Several towns in the Balkan Mountains around Veliko Ranovo have their own attractions, of a widely varying nature
The mountains around Veliko Tarnovo – technically, these are the real Balkan Mountains, a range that runs from Serbia in an East-West direction to the Black Sea, ie a much smaller area that what is often referred to as the Balkans -, the mountains around Veliko Tarnovo contain a number of other attractive towns.
To the south is Tryavna, a small town with a great collection of what is termed National Revival houses, from the time that Bulgarians started to develop feelings of nationalism again, after centuries of Ottoman occupation. At the beginning of the 19th Century this National Revival was joined by economic prosperity, and rich Bulgarian merchants started to build large private houses.
Over the years, many of these houses have fallen in disrepair, but thanks to lots of European Union money, restoration is underway, and Tryavna clearly has been on the beneficiary end of this. And the patching up has been done tastefully, retaining a feeling of authenticity not necessarily always respected with restorations of this kind. The houses, mostly white-stuccoed, contain lots of wood finishing, in balconies, doors and windows, very nice. Beside the houses, the town has a fine little church, with fabulous wood-carved iconostasis inside – where taking pictures is forbidden, unfortunately -, a clock tower, and cobbled streets and bridges. Lovely for an hour or two strolling around.
Close to Tryavna is Gabrovo, also a nice town with tourist attractions like National Revival houses, a church in the same style, and cobbled streets. Apparently, this town is also an internationally renowned capital of humour and satire: there is even a House of Humour. We should have explored this further, of course, especially because humour has, so far, not been something we would immediately associate with Bulgarians, but we didn’t, due to lack of time. What we did see, however, was an impressive collection of what we used to call palatis, years ago, when we lived in Albania: efficiently constructed half-high apartment buildings, probably one- or two-room only apartments, no more than five or six floors, so that there was no need for an expensive elevator. Some are higher, presumably with a lift, and presumably even cheaper on a per unit basis. All across the former east-bloc you will find these constructions, but Gabrovo had a particularly good selection of them. Which is kind of funny, too, no?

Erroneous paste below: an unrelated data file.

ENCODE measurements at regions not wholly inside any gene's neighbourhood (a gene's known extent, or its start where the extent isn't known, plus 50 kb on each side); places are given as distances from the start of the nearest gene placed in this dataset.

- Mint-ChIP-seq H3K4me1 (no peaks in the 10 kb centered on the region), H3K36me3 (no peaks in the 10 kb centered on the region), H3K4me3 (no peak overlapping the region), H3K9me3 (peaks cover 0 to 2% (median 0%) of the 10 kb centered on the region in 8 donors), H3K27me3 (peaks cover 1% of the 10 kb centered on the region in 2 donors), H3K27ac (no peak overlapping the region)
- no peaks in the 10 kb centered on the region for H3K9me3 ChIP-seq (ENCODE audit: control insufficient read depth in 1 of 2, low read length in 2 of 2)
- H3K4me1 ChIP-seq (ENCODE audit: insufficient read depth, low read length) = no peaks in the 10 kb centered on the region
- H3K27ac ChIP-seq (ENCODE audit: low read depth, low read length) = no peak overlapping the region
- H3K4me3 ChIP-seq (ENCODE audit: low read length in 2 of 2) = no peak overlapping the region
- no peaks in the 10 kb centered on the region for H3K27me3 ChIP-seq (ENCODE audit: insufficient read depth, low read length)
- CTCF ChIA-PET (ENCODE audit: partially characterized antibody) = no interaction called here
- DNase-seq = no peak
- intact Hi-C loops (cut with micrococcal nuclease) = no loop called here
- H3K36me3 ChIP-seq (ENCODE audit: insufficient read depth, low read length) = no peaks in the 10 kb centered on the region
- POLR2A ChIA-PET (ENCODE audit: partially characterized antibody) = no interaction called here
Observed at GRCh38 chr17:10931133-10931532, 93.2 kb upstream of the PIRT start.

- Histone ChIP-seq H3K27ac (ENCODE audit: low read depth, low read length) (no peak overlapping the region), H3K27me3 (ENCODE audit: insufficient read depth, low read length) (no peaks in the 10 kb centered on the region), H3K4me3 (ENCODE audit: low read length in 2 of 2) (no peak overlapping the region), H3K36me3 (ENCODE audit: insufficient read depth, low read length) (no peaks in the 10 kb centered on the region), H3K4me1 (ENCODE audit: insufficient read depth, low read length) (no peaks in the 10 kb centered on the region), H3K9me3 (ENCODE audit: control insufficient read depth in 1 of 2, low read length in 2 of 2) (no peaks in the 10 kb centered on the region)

To the west of Veliko Tarnovo is Lovech, like Gabrovo and Tryavna a town that first prospered during the Second Bulgarian Empire, and later revived, so to speak, with Bulgarian nationalism and the struggle against the Ottoman oppressor. Lovech particularly so, because it was the headquarters of the Revolutionary Organisation, led by Vasil Levski, the closest Bulgaria has to a national hero. Levski was a revolutionary who wanted to liberate Bulgaria from Ottoman rule, and worked to create a national movement and establish guerilla-type units, often with the help of the monasteries. Unfortunately, he was captured and hanged by the Turks in 1873, just a few years before independence was achieved – this, no doubt, has helped to advance his hero-status. Which is, in turn, now being exploited by Lovech, which is breathing Vasil Levski around every corner, with a museum, and with a massive statue high above town.
The statue is next to an old fortress, which used to be a nice, unpretentious affair, but is now comprehensively being messed up by European Union funds to achieve the ugliest possible restoration. Complete waste of time: brand-new tiles have been laid in the ruins of a church, fortress walls have been rebuild with new stones, and everywhere lights are being installed along newly-created walking paths in between the remnants of the castle not yet rebuilt. Luckily, the rest of Lovech is very nice, with cobbled streets and well-restored National Revival houses in the old town, late 19th/early 20th Century houses in what is called the new town, and a covered wooden bridge connecting the two. Once again, an excellent place for a few hours strolling around.
What nobody ever tells you, of course, is that strolling around in those lovely cobbled streets, whether in Tryavna, Gabrovo or Lovech, is a particularly nasty attack on the soles of your feet, a very rough form of reflexology. Painful!
Next: the museum village Koprivshtitsa, equally painful on the soles